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Commonwealth v. Katona

Superior Court of Pennsylvania

June 14, 2018

COMMONWEALTH OF PENNSYLVANIA
v.
DENNIS ANDREW KATONA Appellant

          Appeal from the Judgment of Sentence November 10, 2014 In the Court of Common Pleas of Westmoreland County Criminal Division at No(s): CP-65-CR-0002549-2011

          BEFORE: GANTMAN, P.J., BENDER, P.J.E., BOWES, J., SHOGAN, J., LAZARUS, J., OLSON, J., OTT, J., STABILE, J. AND DUBOW, J.

          OPINION

          BOWES, J.

         Dennis Andrew Katona appeals from the judgment of sentence of forty to eighty months incarceration, imposed following his stipulated non-jury trial convictions for two counts of possession with intent to deliver and two counts of possession of a controlled substance. Appellant attacks the constitutionality of the search warrant, which led to the recovery of drugs, currency, and other items, as well as the sufficiency of the evidence. We affirm.

         The facts germane to Appellant's issues largely concern the affidavit of probable cause for the anticipatory search warrant, which was executed at Appellant's residence on June 29, 2011. That application set forth the following. Beginning in 2009, the Pennsylvania State Police ("PSP") utilized a confidential informant ("CI") who was a member of the Pagan Motorcycle Club, and who had previously provided reliable information. On April 28, 2011, the CI informed the lead investigator, Pennsylvania State Police Trooper Matthew Baumgard, that Appellant, whom the CI identified as a member of the Pagan Motorcycle Club, unexpectedly arrived at his home and offered to sell him three one-half ounce packages of cocaine for $650 per package. The CI declined, stating that he had just purchased cocaine from "Tony" and was dissatisfied with the quality. The CI contacted the authorities to report this development.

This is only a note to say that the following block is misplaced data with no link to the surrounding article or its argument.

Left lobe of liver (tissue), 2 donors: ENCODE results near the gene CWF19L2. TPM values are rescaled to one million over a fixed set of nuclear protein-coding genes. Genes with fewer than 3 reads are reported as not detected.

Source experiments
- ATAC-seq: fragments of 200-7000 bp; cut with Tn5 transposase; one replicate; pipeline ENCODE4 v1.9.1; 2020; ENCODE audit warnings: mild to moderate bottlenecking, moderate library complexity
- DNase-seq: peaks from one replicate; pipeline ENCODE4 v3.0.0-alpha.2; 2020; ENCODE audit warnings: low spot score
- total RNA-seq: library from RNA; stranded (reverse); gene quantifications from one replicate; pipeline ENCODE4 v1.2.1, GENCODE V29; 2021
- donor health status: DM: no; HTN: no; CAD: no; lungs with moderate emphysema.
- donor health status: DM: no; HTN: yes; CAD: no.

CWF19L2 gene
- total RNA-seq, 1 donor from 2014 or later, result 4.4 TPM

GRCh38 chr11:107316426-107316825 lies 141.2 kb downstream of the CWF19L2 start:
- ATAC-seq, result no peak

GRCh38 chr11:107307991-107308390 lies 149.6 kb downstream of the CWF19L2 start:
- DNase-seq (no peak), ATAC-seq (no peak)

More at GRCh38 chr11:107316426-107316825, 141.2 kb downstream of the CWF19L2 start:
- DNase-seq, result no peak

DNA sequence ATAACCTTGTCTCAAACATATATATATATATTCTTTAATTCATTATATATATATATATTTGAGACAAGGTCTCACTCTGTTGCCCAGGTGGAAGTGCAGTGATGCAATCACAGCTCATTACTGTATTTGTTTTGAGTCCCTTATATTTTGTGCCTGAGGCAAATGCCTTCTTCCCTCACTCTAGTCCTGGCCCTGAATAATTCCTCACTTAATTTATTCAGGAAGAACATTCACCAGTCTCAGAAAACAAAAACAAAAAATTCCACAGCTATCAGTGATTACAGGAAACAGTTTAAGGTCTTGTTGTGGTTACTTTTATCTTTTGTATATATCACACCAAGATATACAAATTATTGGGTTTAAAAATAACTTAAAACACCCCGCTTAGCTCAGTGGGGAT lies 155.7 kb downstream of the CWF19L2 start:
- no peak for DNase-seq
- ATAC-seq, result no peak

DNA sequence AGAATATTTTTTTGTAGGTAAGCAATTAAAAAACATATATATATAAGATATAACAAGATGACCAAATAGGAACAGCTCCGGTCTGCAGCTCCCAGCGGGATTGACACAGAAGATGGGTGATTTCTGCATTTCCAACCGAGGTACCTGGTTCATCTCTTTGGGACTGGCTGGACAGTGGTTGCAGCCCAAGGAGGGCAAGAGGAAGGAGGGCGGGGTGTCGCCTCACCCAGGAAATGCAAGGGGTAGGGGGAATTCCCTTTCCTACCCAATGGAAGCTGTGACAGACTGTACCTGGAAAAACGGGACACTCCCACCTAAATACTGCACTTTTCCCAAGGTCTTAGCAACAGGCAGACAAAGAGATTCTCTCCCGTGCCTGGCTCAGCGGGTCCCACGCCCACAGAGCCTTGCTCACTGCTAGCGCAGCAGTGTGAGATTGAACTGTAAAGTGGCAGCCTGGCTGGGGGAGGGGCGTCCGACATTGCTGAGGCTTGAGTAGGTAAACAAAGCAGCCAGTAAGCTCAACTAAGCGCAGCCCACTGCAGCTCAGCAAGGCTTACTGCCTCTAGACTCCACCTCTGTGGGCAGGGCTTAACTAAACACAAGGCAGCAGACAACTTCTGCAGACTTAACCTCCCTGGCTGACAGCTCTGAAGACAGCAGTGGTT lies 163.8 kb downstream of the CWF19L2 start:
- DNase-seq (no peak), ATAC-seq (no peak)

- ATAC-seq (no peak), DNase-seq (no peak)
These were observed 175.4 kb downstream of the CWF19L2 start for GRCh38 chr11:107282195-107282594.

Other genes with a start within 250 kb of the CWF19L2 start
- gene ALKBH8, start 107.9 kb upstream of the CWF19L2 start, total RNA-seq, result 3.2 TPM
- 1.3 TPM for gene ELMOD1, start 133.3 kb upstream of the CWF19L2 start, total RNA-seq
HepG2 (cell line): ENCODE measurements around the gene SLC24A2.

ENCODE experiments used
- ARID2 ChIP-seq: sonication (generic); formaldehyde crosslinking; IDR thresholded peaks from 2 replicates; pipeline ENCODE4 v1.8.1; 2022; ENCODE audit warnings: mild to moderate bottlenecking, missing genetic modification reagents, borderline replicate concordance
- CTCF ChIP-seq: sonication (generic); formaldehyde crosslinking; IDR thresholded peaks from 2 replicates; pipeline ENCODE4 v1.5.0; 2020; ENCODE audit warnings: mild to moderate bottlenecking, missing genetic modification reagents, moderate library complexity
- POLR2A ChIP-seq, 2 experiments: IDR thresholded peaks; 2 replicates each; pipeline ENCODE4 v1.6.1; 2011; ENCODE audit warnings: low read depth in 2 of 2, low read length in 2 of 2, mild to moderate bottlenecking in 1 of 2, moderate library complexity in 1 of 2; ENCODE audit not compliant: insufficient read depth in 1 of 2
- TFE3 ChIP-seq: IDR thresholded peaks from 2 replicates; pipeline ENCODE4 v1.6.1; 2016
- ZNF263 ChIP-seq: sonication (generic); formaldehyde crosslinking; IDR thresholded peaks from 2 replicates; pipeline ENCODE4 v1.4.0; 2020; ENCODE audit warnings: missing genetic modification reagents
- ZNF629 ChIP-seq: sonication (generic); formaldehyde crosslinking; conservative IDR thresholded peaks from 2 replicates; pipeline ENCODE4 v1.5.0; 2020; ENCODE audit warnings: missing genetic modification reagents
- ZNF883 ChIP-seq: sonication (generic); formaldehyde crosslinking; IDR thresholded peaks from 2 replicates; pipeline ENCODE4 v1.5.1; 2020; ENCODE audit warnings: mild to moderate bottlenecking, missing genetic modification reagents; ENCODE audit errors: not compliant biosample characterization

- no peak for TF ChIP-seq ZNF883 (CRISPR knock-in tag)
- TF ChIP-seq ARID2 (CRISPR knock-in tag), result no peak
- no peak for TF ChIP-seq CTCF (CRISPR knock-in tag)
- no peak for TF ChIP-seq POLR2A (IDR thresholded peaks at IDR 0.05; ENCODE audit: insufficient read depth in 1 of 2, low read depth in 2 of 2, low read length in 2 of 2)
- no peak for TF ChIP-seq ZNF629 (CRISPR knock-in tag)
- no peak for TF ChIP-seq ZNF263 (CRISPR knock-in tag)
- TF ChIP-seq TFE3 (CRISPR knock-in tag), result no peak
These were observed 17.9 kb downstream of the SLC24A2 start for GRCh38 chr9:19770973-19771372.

On May 16, 2011, the CI informed Trooper Baumgard that Appellant had invited him to Appellant's home. Upon arrival, Appellant showed the CI one-half pounds of cocaine. Appellant said he obtained the package due to the CI's dissatisfaction with Tony's product, and offered him the entire package in exchange for $5, 000 paid over time. The CI agreed and took the cocaine, which he then turned over to the authorities.

         Based on this information, the authorities applied for an order authorizing a consensual wiretap of conversations occurring inside Appellant's residence pursuant to 18 Pa.C.S. § 5704(2)(iv), with the CI agreeing to wear a recording device.[1] The order was granted later that day, and, significant to Appellant's challenges on appeal, authorized continuous interception of all in-home conversations for a period of thirty days. The Commonwealth also obtained an extension of the order after the thirty days expired.

         Thereafter, the CI made several visits to Appellant's home and recorded the ensuing conversations. On May 16, 20, 25, and 31, 2011, the CI went to Appellant's home and delivered cash provided by the authorities to Appellant in installments. Officers surveilled Appellant's home during each meeting, and met with the CI afterwards to discuss what occurred and retrieve the recordings.